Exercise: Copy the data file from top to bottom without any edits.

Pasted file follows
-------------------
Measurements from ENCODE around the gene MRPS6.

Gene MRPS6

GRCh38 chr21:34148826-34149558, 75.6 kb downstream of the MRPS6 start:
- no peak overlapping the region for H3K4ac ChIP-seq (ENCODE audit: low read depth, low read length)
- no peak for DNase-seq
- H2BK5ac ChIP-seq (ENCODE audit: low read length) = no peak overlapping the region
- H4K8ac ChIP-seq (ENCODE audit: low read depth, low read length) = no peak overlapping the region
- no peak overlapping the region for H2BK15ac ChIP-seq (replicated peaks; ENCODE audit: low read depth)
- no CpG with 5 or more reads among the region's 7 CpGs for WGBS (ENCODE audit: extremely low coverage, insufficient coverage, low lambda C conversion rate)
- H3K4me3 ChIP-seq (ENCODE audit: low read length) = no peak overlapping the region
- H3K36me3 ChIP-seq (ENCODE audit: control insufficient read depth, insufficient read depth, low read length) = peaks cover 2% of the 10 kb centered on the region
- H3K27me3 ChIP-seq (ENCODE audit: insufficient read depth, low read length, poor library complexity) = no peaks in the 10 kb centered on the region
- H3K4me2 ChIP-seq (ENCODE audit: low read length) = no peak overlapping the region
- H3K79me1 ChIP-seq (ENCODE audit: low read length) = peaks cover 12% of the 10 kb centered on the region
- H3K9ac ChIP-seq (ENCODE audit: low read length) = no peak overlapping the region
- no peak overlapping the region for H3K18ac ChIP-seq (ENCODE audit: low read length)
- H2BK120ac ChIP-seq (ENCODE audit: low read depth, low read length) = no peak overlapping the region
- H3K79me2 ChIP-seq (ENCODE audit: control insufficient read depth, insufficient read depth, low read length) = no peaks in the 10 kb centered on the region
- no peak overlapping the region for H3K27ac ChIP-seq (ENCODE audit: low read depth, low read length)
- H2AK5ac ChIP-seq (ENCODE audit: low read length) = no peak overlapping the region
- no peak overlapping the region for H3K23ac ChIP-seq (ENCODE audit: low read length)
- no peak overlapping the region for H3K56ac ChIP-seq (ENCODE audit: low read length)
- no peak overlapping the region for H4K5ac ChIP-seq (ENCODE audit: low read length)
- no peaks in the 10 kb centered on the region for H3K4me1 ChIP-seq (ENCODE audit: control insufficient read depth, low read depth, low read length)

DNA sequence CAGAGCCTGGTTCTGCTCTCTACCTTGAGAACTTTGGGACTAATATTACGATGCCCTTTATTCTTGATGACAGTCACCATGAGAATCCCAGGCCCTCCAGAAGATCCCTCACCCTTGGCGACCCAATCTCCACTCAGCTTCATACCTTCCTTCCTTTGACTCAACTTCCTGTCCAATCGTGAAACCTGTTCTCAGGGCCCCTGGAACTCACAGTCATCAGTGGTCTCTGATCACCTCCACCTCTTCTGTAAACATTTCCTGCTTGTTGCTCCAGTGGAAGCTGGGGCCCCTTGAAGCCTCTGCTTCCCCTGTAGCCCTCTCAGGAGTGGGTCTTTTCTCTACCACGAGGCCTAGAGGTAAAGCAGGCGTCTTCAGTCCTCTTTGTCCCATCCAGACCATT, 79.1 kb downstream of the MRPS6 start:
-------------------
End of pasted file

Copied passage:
Measurements from ENCODE around the gene MRPS6.

Gene MRPS6

GRCh38 chr21:34148826-34149558, 75.6 kb downstream of the MRPS6 start:
- no peak overlapping the region for H3K4ac ChIP-seq (ENCODE audit: low read depth, low read length)
- no peak for DNase-seq
- H2BK5ac ChIP-seq (ENCODE audit: low read length) = no peak overlapping the region
- H4K8ac ChIP-seq (ENCODE audit: low read depth, low read length) = no peak overlapping the region
- no peak overlapping the region for H2BK15ac ChIP-seq (replicated peaks; ENCODE audit: low read depth)
- no CpG with 5 or more reads among the region's 7 CpGs for WGBS (ENCODE audit: extremely low coverage, insufficient coverage, low lambda C conversion rate)
- H3K4me3 ChIP-seq (ENCODE audit: low read length) = no peak overlapping the region
- H3K36me3 ChIP-seq (ENCODE audit: control insufficient read depth, insufficient read depth, low read length) = peaks cover 2% of the 10 kb centered on the region
- H3K27me3 ChIP-seq (ENCODE audit: insufficient read depth, low read length, poor library complexity) = no peaks in the 10 kb centered on the region
- H3K4me2 ChIP-seq (ENCODE audit: low read length) = no peak overlapping the region
- H3K79me1 ChIP-seq (ENCODE audit: low read length) = peaks cover 12% of the 10 kb centered on the region
- H3K9ac ChIP-seq (ENCODE audit: low read length) = no peak overlapping the region
- no peak overlapping the region for H3K18ac ChIP-seq (ENCODE audit: low read length)
- H2BK120ac ChIP-seq (ENCODE audit: low read depth, low read length) = no peak overlapping the region
- H3K79me2 ChIP-seq (ENCODE audit: control insufficient read depth, insufficient read depth, low read length) = no peaks in the 10 kb centered on the region
- no peak overlapping the region for H3K27ac ChIP-seq (ENCODE audit: low read depth, low read length)
- H2AK5ac ChIP-seq (ENCODE audit: low read length) = no peak overlapping the region
- no peak overlapping the region for H3K23ac ChIP-seq (ENCODE audit: low read length)
- no peak overlapping the region for H3K56ac ChIP-seq (ENCODE audit: low read length)
- no peak overlapping the region for H4K5ac ChIP-seq (ENCODE audit: low read length)
- no peaks in the 10 kb centered on the region for H3K4me1 ChIP-seq (ENCODE audit: control insufficient read depth, low read depth, low read length)

DNA sequence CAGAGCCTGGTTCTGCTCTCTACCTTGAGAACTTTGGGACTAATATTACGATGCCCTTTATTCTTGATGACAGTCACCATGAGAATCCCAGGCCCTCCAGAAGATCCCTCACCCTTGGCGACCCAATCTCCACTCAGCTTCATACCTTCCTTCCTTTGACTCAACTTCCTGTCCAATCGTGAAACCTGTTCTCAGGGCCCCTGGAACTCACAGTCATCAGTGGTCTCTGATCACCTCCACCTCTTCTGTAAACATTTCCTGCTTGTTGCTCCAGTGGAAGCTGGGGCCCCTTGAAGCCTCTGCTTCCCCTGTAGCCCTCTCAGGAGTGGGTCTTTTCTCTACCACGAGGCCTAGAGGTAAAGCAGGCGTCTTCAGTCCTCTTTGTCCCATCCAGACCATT, 79.1 kb downstream of the MRPS6 start: